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To investigate organ culture preservation of cultured limbal epithelial cells in order to enhance the availability of tissue‐engineered epithelia that are used to treat patients with limbal stem cell deficiency.
Limbal epithelial cells were cultured for 3 weeks on intact amniotic membrane fastened to a polyester membrane carrier. The cultured epithelia were stored for 1 week at 23°C in organ culture medium. The preserved epithelia were then examined using a colorimetric cell viability assay, light microscopy and immunohistochemistry.
The viability of the preserved epithelia was 84% (20%), and no statistically significant difference was found compared with non‐preserved epithelia. In general, the cell borders were maintained, the nuclei showed no sign of degeneration, and the original layered structure was preserved. Mild intercellular oedema was occasionally observed. Expression of p63, K19 and vimentin was maintained.
Cultured limbal epithelial cells can be preserved in organ culture medium for 1 week at room temperature, while maintaining the original layered structure and undifferentiated phenotype.
Limbal stem cell deficiency may be treated by transplanting ex vivo expanded limbal epithelial cells.1 However, the availability of cultured tissue is currently limited owing to logistical and methodological challenges. Firstly, there is a shortage of human donors, which limits the supply of limbal epithelial cells available for tissue engineering. Secondly, the method is expensive and is reserved for eye departments with cell culture facilities. Thirdly, it takes several weeks of cell culture to engineer multilayered epithelial sheets, which makes it difficult to schedule operations. Finally, no efficient method of transporting cultured epithelia has been described to date. The present study aimed to design a preservation method based on organ culture that is technically practical and allows cultured epithelia to be transported between eye departments.
The research was conducted in accordance with the Declaration of Helsinki, and consent was obtained for the use of donor tissue for research purposes. Human amniotic membranes, preserved as reported previously,2 were attached to the polyester membrane of Netwell culture plate inserts (Costar, Corning, New York, New York, USA) using 6‐0 non‐absorbable sutures. Eyes were enucleated from cadavers, and explant cultures (n=32) were prepared as described previously by Meller et al.3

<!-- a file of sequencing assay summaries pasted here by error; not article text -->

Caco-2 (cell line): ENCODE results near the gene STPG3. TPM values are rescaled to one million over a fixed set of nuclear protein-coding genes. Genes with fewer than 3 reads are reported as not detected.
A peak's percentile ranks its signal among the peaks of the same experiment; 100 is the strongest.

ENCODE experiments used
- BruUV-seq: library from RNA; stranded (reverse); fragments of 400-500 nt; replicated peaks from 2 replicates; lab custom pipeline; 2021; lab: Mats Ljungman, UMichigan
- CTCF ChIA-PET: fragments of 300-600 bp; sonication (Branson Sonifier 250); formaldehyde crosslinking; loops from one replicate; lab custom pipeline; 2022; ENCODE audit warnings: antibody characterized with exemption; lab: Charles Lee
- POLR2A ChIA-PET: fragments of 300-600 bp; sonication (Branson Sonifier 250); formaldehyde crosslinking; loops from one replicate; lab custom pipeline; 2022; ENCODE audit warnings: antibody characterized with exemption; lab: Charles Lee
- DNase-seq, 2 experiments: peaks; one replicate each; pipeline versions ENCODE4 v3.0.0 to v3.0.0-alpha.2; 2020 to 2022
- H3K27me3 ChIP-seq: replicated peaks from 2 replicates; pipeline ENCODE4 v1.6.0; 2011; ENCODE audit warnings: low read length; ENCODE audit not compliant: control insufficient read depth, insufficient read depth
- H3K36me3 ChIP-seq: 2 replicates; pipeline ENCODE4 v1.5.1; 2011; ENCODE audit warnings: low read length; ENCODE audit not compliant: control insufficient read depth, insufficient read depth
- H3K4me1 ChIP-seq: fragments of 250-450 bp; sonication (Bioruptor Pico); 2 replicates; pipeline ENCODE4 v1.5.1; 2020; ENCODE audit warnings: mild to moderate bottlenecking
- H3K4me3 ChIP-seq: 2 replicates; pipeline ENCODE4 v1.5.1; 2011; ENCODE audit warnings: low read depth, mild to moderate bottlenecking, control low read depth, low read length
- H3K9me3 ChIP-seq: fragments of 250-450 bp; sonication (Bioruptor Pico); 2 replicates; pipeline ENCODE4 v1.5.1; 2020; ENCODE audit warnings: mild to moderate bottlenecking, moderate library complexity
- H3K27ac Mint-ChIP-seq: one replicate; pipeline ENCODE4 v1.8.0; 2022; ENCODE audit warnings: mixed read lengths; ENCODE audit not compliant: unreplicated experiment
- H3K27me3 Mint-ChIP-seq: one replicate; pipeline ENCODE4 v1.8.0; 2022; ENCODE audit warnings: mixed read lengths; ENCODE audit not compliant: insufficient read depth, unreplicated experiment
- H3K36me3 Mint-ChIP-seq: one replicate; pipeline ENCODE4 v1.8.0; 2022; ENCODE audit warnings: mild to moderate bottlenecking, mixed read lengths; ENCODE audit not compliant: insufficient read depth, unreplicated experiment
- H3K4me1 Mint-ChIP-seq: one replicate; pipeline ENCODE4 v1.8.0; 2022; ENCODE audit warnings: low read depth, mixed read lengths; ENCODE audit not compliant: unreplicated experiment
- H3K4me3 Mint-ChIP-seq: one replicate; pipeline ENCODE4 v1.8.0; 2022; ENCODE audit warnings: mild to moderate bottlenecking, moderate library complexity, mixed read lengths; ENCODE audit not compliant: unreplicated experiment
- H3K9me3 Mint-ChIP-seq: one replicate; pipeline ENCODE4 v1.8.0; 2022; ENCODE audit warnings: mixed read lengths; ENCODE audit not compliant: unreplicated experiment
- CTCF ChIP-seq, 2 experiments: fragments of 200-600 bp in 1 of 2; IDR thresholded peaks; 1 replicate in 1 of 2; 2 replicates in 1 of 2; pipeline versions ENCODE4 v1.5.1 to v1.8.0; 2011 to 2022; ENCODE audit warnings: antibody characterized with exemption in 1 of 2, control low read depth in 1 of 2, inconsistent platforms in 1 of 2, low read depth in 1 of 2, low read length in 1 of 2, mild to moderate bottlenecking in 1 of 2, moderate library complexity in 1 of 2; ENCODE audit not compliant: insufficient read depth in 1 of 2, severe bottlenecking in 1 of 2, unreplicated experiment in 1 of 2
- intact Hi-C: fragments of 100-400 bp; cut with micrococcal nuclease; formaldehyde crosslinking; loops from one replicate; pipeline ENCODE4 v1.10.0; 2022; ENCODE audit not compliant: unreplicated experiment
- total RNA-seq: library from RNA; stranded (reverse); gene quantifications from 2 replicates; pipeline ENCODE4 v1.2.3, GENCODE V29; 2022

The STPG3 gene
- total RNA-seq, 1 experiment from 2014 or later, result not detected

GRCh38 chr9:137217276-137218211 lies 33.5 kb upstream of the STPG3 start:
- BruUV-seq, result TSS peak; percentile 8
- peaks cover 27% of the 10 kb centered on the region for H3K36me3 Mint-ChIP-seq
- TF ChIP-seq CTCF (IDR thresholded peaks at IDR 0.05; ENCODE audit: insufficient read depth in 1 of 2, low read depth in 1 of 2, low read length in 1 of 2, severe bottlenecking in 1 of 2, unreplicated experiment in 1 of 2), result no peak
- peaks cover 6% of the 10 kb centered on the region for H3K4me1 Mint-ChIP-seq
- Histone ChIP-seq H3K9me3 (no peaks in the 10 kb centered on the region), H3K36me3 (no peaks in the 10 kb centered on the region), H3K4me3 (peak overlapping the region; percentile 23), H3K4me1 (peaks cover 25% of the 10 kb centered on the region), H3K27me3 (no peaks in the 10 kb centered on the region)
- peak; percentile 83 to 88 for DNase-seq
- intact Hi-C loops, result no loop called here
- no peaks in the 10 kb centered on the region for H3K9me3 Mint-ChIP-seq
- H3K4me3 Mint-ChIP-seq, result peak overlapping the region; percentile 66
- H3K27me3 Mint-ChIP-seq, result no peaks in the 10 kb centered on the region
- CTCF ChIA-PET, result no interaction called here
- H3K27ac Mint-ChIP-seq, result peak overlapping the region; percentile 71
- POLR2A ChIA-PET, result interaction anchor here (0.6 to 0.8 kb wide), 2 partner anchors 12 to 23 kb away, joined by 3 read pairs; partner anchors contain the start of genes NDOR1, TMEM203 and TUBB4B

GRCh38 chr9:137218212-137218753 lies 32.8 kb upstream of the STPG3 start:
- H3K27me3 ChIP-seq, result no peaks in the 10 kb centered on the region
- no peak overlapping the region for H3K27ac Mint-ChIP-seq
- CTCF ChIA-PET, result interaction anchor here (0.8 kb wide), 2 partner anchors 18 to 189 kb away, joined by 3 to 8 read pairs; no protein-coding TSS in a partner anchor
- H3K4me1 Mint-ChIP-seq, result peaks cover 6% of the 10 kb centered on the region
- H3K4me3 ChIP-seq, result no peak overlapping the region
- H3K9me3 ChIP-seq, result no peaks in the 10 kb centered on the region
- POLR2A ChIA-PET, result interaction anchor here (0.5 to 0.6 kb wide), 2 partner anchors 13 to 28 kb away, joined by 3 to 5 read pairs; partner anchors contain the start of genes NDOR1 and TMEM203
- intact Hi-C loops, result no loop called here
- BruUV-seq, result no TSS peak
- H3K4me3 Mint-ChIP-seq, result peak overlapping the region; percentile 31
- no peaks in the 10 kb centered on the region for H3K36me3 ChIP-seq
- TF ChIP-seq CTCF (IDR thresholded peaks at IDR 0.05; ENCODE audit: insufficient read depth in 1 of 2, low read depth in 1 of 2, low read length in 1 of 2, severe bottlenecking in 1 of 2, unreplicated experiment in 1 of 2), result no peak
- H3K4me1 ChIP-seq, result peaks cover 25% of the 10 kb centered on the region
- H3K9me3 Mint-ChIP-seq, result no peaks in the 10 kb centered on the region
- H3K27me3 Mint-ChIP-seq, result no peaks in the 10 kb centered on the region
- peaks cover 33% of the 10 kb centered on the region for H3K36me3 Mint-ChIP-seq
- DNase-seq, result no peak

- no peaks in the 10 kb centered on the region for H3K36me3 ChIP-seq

Limbal explants exposed to dispase (Roche Diagnostics, Basel, Switzerland) were incubated with the stromal side facing the amniotic membrane for 21 days at 37°C in a medium consisting of N‐2‐hydroxyethylpiperazine‐N'‐ethane‐sulphonic acid‐buffered Dulbecco's modified Eagle's medium containing sodium bicarbonate and Ham's F12 (Sigma‐Aldrich, St Louis, Missouri, USA) supplemented with 5% fetal bovine serum, 0.5% dimethyl sulphoxide, 2 ng/ml human epidermal growth factor, 5 µg/ml insulin, 5 µg/ml transferrin, 5 ng/ml selenium, 3 ng/ml hydrocortisone, 30 ng/ml cholera toxin (Biomol, Exeter, UK), 50 µg/ml gentamicin and 1.25 µg/ml amphotericin B. The polyester mesh bottom with the cultured epithelium attached was released using a steel blade and suspended in a sterilised 50 ml glass infusion bottle using an Ethicon Ethilon 6‐0 monofilament suture, which was tied to the edge of the polyester membrane (fig 11).). The epithelia (n=16) were incubated for 1 week at 23°C in an organ culture medium containing N‐2‐hydroxyethylpiperazine‐N'‐ethane‐sulphonic acid‐buffered Dulbecco's modified Eagle's medium with 7.5% sodium bicarbonate, 8% fetal bovine serum, 50 µg/ml gentamicin (Garamycin), 100 µg/ml vancomycin (Abbott Laboratories, Abbott Park, Illinois, USA) and 2.5 µg/ml amphotericin B.